By Christos Panayiotides
Could it be, almost 40 years after his death, that the time has come to reassess Archbishop Makarios in an unemotional and detached fashion and to draw lessons from the serious mistakes he committed that led Cyprus on a downhill path? It is the path that most of Makarios’ successors have followed. To the extent that it is possible to compress such a difficult task within the framework of a newspaper article, I am attempting, today, to identify the major errors committed by the most revered leader of Cyprus.
Makarios was born in 1913, at Pano Panayia, a small mountainous village in the district of Paphos. Unquestionably, he was a charismatic leader, capable of exercising the compelling charm that inspires devotion on the part of the masses. I vividly remember the huge crowd that welcomed him on his return to Cyprus, on March 1, 1959, following the agreement which led to the declaration of the independence of Cyprus. It was a warm day. Perhaps the warmth was generated by the bright spring sun shining above. Perhaps the enthusiasm of the crowd represented a large percentage of the total population of Cyprus. I was there, under the balcony of the archbishopric from which he delivered his speech. I remember his words: “Immortal from the depths of our history emerges the spirit of our ancestors to herald the great message: We have won. Cyprus is, today, a free country”.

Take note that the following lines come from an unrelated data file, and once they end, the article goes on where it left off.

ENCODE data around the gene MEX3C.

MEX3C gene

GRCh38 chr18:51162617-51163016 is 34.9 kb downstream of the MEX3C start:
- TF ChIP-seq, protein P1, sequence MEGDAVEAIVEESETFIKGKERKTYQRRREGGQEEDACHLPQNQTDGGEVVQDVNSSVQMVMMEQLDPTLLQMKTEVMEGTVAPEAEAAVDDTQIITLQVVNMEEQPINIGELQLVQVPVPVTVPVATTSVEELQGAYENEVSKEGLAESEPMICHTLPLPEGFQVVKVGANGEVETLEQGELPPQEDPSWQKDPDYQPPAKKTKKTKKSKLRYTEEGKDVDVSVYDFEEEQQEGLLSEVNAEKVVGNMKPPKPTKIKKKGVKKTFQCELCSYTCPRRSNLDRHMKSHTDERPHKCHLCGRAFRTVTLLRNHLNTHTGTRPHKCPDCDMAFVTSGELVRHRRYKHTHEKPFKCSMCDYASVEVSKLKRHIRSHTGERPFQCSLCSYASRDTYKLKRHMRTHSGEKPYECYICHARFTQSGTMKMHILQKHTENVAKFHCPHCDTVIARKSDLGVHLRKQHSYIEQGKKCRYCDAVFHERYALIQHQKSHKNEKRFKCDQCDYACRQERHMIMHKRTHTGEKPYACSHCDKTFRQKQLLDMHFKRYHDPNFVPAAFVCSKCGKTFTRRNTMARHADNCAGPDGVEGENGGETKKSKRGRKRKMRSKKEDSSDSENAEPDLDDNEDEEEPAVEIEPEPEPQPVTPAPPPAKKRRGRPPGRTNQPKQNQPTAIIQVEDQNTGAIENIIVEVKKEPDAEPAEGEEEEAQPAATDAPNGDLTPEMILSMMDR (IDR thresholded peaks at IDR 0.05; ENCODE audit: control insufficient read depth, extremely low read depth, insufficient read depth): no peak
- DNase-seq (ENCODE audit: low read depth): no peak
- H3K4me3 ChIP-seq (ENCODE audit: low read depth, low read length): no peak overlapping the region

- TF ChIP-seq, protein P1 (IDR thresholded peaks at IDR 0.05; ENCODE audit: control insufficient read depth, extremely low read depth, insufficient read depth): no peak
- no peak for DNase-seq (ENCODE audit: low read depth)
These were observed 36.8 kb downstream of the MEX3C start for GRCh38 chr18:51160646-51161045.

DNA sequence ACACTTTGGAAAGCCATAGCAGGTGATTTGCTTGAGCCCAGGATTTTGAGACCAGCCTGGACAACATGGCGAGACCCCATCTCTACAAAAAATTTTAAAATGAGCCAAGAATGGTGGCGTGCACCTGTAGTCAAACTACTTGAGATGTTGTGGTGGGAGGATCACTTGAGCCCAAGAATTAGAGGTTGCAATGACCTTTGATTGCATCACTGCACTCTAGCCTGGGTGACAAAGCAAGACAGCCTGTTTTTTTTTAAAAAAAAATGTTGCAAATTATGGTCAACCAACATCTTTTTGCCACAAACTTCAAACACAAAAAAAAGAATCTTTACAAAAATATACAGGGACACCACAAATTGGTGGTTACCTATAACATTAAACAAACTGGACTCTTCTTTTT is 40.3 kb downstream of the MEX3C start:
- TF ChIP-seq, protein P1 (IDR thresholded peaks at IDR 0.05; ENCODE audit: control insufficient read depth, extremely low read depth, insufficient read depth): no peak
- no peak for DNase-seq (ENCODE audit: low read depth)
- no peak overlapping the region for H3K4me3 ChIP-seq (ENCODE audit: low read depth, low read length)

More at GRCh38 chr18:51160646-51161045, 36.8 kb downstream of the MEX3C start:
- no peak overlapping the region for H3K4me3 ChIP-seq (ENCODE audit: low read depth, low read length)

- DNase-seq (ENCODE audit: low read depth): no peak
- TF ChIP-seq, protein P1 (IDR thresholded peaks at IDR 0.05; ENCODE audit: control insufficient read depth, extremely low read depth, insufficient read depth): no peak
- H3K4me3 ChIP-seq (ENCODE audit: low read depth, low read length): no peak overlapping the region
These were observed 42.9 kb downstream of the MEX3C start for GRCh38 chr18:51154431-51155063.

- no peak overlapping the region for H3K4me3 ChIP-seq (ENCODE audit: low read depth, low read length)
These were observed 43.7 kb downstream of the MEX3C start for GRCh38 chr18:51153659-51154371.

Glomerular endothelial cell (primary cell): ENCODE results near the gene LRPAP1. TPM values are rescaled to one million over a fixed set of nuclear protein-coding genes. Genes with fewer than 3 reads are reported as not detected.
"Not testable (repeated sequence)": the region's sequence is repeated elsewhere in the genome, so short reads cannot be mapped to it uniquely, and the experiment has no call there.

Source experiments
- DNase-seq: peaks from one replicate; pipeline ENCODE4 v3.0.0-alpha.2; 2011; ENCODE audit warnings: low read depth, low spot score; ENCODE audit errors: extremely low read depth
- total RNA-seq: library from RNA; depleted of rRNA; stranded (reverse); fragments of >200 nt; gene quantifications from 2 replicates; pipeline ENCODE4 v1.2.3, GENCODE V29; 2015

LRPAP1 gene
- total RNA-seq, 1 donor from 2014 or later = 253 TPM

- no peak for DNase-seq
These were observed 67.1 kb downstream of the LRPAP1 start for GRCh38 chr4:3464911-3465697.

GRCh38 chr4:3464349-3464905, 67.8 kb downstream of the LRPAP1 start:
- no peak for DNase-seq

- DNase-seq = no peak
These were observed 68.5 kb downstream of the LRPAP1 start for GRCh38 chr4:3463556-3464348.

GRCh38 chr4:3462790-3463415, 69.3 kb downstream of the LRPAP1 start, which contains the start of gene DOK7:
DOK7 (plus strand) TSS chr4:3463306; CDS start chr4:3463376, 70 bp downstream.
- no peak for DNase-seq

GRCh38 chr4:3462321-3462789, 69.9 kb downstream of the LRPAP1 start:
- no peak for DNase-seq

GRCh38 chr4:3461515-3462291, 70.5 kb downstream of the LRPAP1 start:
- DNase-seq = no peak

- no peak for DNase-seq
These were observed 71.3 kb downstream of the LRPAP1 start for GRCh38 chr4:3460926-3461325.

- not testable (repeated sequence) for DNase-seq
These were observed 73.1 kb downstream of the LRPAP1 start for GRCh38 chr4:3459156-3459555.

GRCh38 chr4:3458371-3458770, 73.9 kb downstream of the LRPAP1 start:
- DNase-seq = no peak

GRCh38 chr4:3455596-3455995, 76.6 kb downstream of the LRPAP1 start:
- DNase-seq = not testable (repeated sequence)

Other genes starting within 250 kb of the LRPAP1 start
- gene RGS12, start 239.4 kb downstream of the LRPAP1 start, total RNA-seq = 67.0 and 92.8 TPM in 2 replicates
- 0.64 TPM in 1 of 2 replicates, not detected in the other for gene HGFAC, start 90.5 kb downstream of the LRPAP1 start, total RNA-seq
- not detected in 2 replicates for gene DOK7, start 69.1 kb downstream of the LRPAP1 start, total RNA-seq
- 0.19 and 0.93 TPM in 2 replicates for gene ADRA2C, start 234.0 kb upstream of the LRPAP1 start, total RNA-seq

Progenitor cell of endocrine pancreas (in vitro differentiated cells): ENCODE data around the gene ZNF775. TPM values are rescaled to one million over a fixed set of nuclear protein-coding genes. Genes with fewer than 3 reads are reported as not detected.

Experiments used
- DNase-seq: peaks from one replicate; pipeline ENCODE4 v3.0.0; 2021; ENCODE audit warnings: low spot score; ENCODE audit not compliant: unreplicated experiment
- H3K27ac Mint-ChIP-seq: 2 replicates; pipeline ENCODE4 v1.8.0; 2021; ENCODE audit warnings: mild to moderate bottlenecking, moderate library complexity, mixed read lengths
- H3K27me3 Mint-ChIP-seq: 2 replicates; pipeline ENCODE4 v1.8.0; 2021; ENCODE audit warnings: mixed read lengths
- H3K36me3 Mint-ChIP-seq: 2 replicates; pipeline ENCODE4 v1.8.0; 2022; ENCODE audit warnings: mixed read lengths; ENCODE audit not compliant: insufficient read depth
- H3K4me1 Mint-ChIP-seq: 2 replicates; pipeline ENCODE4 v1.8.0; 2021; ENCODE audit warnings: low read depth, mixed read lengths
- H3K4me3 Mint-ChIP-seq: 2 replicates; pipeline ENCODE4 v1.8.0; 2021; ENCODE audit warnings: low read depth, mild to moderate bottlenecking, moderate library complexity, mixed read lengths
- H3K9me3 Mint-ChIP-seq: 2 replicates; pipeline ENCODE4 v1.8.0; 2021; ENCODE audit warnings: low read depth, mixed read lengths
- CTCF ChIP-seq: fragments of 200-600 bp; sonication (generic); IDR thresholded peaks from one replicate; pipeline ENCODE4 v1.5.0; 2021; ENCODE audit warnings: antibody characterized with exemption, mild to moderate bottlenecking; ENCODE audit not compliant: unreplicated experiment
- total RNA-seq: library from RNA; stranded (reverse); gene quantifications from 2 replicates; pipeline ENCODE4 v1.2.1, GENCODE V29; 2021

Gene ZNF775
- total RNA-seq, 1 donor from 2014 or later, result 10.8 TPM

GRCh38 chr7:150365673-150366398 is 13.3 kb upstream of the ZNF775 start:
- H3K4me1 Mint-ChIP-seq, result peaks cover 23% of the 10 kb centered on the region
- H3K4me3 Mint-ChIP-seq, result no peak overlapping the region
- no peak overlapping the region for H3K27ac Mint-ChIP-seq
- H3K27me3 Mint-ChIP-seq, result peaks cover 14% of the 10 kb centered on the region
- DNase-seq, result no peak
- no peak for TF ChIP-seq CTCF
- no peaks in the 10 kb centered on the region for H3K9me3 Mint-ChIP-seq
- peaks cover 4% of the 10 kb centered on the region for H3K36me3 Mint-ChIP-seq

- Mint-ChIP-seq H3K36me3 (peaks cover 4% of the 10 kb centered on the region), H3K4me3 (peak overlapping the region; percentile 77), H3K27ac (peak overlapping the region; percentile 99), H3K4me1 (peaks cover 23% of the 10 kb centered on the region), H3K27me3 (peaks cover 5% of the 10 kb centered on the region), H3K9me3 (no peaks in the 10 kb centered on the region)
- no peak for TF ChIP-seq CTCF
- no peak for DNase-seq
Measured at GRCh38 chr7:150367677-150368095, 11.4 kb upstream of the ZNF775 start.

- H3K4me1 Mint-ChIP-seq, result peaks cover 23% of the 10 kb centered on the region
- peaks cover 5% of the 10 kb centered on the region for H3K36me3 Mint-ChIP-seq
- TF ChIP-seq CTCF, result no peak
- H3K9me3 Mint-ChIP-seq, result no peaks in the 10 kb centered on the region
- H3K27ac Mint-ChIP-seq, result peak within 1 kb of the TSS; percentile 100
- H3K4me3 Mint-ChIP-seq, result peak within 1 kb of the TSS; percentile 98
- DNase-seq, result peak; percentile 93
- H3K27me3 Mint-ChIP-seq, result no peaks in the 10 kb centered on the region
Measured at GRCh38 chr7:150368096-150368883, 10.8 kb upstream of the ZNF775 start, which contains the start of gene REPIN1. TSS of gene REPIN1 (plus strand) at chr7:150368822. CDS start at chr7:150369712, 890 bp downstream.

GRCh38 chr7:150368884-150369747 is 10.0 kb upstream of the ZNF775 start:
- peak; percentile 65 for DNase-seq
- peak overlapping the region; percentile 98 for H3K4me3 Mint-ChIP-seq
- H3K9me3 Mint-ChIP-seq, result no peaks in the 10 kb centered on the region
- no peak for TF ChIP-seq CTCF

However, this festive climate had been preceded by serious political errors. In 1950, the then 37-year old Makarios was unanimously elected archbishop of Cyprus, on a commitment that “he would work tirelessly for the Union of Cyprus with Greece”. He lost no time and immediately demanded the support of the Greek government in attaining this goal. The response he got was a negative one because the Greek government correctly judged that the conditions were not ripe for such an exercise. Nevertheless, under the pressure exercised by Makarios and despite its reasoned objections, Greece ended up appealing five times before the UN General Assembly in support of the right of the Cypriots to “self-determination”. These efforts were unsuccessful in the face of Britain’s objections.
Makarios’ next mistake was the premature declaration in 1955 of the Eoka struggle, during which he rejected the Harding Plan as well as the Radcliffe Plan, which were successively proposed as a basis of resolving the problem. These rejections pushed the British into involving Turkey in the game.